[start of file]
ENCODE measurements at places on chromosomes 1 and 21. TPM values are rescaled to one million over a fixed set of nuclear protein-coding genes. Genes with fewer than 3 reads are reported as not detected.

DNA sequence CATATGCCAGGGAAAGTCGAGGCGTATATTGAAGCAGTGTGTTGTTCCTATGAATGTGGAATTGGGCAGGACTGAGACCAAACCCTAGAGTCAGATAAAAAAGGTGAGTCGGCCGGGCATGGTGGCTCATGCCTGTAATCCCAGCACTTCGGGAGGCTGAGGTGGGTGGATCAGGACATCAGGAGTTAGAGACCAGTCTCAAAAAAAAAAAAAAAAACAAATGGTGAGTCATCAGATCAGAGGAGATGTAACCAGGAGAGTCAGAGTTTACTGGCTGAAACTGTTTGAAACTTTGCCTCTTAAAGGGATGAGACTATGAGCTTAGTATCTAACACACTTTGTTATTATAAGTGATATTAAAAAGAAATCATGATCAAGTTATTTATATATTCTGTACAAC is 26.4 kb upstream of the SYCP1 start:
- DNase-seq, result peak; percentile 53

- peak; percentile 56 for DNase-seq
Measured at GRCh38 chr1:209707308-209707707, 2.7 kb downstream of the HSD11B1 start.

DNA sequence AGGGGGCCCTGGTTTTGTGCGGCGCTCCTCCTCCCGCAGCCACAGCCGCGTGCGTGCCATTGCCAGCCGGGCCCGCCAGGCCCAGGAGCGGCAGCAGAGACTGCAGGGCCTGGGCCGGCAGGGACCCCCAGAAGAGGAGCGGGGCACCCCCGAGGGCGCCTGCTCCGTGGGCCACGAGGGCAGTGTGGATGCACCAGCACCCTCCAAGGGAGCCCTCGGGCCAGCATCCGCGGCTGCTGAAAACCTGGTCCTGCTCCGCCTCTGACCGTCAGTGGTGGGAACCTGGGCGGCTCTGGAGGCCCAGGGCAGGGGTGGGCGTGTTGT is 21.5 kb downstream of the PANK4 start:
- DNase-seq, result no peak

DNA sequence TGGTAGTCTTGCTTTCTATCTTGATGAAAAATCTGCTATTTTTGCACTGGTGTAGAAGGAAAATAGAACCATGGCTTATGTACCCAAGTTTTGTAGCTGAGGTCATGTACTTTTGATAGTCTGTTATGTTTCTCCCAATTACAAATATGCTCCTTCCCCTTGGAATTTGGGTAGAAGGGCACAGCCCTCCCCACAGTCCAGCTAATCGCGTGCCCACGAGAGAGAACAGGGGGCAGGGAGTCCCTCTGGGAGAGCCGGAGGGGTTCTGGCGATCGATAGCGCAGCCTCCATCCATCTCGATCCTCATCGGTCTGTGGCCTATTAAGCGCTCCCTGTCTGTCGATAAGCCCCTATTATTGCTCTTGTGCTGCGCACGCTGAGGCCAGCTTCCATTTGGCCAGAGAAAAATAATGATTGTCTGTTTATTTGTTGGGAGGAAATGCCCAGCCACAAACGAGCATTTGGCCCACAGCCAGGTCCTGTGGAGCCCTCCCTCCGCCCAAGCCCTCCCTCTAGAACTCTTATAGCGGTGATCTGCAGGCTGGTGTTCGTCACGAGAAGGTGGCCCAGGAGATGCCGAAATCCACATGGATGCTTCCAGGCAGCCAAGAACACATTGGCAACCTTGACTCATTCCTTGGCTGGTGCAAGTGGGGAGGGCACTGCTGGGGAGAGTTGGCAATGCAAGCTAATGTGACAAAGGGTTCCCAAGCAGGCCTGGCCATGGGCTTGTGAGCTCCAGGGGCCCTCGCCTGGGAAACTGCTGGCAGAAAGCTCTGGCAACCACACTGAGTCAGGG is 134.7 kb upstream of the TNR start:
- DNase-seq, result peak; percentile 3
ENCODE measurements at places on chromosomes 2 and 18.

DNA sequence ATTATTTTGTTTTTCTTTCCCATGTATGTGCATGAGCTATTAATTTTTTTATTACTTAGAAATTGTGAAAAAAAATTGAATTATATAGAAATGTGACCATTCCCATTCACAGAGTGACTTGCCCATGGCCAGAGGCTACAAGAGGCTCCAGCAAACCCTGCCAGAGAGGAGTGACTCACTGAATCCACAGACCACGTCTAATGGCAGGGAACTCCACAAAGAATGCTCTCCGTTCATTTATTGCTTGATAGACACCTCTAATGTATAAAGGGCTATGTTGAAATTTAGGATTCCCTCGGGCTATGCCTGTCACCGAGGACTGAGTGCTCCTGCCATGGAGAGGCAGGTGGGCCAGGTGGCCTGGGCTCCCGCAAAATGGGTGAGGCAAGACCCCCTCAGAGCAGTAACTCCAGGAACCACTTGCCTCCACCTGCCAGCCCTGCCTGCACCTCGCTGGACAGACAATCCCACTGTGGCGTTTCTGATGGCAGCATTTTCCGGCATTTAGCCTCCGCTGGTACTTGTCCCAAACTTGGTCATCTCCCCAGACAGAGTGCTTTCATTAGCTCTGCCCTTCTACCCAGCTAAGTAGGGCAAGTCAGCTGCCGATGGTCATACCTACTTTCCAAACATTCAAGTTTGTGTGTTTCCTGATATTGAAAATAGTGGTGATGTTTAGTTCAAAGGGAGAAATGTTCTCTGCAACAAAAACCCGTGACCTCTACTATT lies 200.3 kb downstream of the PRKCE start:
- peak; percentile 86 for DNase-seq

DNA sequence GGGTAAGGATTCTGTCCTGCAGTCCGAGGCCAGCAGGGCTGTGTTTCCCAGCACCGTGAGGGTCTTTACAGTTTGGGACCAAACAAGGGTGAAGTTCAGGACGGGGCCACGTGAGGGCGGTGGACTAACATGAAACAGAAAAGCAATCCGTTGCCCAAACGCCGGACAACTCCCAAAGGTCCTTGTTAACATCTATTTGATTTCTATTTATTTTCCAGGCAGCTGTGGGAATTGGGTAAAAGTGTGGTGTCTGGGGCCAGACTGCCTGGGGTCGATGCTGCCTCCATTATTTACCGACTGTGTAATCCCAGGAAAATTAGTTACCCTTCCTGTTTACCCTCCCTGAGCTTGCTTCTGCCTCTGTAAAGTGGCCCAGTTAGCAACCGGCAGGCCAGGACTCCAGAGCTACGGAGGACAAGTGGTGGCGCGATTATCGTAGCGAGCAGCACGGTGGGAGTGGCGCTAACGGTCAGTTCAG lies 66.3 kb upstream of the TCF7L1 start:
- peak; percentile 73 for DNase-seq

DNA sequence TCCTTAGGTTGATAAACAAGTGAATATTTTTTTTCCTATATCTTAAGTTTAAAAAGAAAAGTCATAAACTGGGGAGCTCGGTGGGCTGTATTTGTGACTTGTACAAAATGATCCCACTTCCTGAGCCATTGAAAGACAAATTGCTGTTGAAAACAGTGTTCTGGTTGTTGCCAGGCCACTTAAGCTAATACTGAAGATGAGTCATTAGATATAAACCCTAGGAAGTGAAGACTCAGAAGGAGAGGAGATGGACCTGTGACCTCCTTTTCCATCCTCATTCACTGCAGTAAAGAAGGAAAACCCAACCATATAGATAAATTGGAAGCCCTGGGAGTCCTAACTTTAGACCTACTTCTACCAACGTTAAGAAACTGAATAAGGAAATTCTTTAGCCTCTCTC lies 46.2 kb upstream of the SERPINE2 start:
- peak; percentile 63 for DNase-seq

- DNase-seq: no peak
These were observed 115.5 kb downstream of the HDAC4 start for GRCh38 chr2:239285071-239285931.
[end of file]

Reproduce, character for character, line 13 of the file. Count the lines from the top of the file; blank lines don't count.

DNA sequence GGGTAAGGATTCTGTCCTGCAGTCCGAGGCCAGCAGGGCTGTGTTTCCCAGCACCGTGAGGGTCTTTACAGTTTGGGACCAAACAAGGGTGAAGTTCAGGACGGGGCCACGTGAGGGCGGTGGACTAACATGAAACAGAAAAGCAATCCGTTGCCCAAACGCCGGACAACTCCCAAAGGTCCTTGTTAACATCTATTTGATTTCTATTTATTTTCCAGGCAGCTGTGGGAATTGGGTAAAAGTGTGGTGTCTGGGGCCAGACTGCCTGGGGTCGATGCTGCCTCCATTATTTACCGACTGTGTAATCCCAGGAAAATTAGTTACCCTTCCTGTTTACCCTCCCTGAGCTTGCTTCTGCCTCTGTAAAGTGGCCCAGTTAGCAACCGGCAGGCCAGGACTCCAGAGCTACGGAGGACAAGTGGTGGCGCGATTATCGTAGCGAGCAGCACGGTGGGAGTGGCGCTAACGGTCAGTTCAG lies 66.3 kb upstream of the TCF7L1 start: